Hello,

I’m using fourier transformations to solve a partial differential equation in two dimensions. Since performance is super important in my case and I only deal with real data, so i’m using the pre-computed plan of the rfft, `plan_rfft`

and the respective inverse, `plan_irfft`

.

The big advantage of using a `rfft`

instead of the normal `fft`

, it’s the fact that we only need to compute half of the spectrum, `N/2 + 1`

, due to the hermitian symmetry. Which is big a plus, since I need to perform computations in the Fourier domain, this implies lighter computations.

But, if we go to the `fftw.jl`

package documentation, we can see that the half of the dimension is only valid for the first dimension of the array:

```
help?> rfft
search: rfft rfftfreq irfft brfft plan_rfft plan_irfft
rfft(A [, dims])
Multidimensional FFT of a real array A, exploiting the
fact that the transform has conjugate symmetry in order to
save roughly half the computational time and storage costs
compared with fft. If A has size (n_1, ..., n_d), the
result has size (div(n_1,2)+1, ..., n_d).
```

As example:

```
julia> using FFTW
julia> A=rand(Int64,9,9);
julia> rfft(A)
5×9 Array{Complex{Float64},2}:
3.62383e18+0.0im … -8.17985e18+5.85874e18im
-2.70232e18+5.41946e19im -2.63532e19+1.40708e19im
6.06796e19-1.54719e19im -1.78341e19+6.2371e18im
2.68829e19+8.20984e18im -7.1641e19+6.47834e19im
4.83938e19+7.09874e19im 1.23248e19-1.17264e19im
```

And if we check what the documentation says about multidimensional `fft`

, we see that a multidimensional `fft`

is just a ´fft´applied to each dimension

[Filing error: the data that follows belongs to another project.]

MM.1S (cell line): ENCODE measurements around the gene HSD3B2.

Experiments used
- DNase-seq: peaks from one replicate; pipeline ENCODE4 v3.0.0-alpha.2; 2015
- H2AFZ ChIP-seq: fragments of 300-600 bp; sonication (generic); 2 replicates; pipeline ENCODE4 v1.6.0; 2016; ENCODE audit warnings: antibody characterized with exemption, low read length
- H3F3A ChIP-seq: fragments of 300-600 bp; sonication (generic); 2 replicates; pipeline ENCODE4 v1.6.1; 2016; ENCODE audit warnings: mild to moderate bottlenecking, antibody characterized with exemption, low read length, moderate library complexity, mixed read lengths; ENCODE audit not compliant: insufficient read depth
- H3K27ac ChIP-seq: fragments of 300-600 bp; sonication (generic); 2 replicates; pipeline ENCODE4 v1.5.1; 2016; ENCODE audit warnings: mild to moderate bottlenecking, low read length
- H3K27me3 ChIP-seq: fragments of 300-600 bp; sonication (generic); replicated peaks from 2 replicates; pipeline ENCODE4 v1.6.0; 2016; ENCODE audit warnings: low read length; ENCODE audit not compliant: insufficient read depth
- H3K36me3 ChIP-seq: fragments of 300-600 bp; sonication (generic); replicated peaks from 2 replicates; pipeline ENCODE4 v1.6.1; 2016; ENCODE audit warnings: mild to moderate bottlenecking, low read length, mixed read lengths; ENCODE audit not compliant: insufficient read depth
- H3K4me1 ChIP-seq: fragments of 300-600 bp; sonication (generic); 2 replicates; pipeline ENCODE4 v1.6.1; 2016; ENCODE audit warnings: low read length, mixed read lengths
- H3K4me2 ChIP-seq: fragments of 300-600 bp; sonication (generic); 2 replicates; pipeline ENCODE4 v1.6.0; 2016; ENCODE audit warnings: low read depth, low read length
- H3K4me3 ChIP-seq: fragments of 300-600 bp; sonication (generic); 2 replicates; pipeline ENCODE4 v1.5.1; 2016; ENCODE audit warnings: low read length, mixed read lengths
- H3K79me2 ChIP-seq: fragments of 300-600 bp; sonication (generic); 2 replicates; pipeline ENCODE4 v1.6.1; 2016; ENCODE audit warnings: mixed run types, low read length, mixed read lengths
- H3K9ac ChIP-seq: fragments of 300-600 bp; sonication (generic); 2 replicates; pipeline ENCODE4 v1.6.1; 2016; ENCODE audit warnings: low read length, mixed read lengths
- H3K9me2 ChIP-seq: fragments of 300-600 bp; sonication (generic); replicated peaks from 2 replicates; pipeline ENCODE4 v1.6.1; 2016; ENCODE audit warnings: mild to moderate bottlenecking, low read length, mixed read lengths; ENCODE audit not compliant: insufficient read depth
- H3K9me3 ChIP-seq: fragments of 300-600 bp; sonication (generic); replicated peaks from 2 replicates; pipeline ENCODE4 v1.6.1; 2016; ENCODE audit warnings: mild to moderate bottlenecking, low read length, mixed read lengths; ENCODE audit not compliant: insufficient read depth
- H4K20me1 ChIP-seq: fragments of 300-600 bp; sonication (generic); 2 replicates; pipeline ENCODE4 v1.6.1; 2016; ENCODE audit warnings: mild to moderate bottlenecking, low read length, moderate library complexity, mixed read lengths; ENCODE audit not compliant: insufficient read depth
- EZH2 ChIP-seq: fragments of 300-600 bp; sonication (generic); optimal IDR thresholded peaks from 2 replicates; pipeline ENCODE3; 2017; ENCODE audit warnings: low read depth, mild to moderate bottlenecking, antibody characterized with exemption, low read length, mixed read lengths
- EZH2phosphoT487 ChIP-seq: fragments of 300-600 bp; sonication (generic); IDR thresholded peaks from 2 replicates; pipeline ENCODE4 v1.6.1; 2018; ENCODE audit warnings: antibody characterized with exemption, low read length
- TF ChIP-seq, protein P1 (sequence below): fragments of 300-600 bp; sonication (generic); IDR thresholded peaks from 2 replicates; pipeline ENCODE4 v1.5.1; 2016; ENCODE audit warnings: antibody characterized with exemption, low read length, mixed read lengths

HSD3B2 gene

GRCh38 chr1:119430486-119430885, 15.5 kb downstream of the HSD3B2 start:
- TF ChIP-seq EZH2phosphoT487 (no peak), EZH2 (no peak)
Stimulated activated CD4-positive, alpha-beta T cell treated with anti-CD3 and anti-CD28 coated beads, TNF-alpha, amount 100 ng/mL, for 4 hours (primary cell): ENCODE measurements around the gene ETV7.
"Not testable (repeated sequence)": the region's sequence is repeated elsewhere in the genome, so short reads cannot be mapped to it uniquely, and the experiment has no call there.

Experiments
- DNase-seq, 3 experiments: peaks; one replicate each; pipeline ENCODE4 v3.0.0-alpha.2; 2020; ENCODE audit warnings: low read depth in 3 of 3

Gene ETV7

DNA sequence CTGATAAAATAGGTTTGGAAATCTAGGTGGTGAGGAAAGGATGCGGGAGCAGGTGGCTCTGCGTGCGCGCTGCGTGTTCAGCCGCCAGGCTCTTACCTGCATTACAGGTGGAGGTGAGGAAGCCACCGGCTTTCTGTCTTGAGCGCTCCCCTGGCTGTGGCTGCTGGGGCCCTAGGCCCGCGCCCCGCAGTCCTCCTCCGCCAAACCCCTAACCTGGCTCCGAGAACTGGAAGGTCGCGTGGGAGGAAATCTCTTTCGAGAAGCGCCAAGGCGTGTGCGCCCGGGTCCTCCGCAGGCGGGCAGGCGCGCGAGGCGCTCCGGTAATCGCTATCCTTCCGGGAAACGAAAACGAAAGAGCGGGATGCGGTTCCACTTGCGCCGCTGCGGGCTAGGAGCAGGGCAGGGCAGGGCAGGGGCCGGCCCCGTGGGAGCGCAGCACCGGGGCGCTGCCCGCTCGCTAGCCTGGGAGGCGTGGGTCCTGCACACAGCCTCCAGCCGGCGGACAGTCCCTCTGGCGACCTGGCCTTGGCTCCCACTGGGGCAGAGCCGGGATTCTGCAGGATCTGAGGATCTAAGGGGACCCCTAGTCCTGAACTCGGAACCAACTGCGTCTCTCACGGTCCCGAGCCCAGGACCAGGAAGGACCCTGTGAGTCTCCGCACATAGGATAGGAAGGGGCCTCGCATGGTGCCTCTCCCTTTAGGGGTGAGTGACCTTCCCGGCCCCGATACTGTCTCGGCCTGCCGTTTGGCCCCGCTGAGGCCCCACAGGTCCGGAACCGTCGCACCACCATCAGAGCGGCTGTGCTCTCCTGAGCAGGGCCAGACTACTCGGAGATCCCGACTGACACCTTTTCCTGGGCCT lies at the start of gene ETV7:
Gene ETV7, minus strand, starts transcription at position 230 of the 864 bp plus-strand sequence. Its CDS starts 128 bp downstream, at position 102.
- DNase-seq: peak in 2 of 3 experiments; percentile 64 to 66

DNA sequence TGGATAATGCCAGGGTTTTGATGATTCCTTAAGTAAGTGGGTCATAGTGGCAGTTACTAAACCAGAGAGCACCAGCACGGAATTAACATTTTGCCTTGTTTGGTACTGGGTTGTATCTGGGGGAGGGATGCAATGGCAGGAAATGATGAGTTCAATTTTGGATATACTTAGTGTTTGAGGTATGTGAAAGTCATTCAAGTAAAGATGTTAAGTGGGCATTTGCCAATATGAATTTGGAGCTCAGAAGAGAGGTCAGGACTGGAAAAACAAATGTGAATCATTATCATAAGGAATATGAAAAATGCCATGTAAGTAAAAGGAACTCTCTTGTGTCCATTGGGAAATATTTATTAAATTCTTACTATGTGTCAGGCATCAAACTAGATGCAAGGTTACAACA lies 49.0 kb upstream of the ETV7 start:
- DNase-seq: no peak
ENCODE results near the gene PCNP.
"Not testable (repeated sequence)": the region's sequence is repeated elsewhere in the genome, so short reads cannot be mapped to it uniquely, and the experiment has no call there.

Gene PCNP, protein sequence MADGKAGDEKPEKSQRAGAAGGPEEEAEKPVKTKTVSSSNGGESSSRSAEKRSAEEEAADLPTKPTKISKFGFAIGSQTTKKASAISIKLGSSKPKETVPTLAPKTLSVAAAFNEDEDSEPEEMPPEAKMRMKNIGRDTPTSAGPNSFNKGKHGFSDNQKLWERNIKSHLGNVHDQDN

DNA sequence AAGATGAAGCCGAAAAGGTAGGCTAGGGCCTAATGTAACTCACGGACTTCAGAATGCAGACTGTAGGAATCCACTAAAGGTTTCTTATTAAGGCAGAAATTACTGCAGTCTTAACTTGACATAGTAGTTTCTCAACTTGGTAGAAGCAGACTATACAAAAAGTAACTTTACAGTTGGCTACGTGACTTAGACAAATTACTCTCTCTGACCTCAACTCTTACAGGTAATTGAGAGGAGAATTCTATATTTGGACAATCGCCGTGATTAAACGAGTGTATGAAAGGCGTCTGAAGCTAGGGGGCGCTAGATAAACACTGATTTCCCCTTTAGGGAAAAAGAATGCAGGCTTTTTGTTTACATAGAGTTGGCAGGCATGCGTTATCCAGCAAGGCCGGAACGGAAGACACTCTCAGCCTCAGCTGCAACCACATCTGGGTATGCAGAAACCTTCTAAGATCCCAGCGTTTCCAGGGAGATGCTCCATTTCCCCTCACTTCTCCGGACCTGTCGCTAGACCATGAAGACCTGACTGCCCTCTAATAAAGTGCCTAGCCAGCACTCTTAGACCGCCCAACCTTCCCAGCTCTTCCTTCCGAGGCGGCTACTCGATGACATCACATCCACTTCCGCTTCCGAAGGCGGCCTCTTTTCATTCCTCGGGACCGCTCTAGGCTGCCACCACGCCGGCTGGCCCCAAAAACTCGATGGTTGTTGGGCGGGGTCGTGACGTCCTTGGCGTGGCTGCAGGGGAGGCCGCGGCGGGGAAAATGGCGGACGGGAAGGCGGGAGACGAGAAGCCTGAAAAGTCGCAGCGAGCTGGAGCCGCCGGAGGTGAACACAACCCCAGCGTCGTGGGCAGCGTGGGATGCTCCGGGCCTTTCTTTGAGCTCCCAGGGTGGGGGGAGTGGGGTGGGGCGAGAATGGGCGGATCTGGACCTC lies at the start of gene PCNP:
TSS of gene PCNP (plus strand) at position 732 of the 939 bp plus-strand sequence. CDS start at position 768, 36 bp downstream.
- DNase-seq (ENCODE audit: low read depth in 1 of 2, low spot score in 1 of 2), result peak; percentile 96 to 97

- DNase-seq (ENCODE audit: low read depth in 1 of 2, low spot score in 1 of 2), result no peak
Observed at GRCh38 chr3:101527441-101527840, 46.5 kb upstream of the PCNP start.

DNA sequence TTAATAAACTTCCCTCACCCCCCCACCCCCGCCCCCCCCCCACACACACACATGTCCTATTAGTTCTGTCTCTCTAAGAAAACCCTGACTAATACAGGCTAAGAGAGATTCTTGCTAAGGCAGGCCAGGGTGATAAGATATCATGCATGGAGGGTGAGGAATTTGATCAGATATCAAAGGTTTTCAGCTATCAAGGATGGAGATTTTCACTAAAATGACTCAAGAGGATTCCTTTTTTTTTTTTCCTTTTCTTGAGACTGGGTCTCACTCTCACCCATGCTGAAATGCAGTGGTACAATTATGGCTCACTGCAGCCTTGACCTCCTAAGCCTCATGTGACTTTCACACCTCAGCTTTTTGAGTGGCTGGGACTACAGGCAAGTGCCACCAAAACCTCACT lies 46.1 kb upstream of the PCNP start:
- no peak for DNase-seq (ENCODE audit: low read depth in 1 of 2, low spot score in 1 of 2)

```
help?> fft
...
A multidimensional FFT simply performs this operation
along each transformed dimension of A.
...
```

But this is not what is implemented when dealing with the real transformation, correct? Only computes half of the spectrum in the first dimension, as we can see below:

```
julia> A=rand(Int64,4,4);
julia> rfft(A)
3×4 Array{Complex{Float64},2}:
2.49889e19+0.0im 1.49133e19-8.09715e18im 2.81949e19+0.0im 1.49133e19+8.09715e18im
1.76655e19+7.75576e18im -5.13541e18-2.90954e19im 1.62245e19+1.41345e19im -2.73817e18+1.48001e19im
-1.5568e19+0.0im -3.64835e18+1.08543e19im 2.4693e19+0.0im -3.64835e18-1.08543e19im
julia> fft(A)
4×4 Array{Complex{Float64},2}:
2.49889e19+0.0im 1.49133e19-8.09715e18im 2.81949e19+0.0im 1.49133e19+8.09715e18im
1.76655e19+7.75576e18im -5.13541e18-2.90954e19im 1.62245e19+1.41345e19im -2.73817e18+1.48001e19im
-1.5568e19+0.0im -3.64835e18+1.08543e19im 2.4693e19+0.0im -3.64835e18-1.08543e19im
1.76655e19-7.75576e18im -2.73817e18-1.48001e19im 1.62245e19-1.41345e19im -5.13541e18+2.90954e19im
```

My question is, how can I implement the rfft in such way that I deal with matrices with dimension `(N/2 + 1) x (N/2 + 1)`

and not the `(N/2 + 1) x N`

returned by `rfft`

. Will I have to add a method to `plan_rfft`

? If so, I’m afraid that will be too complex to deal with.

Thanks,

Tiago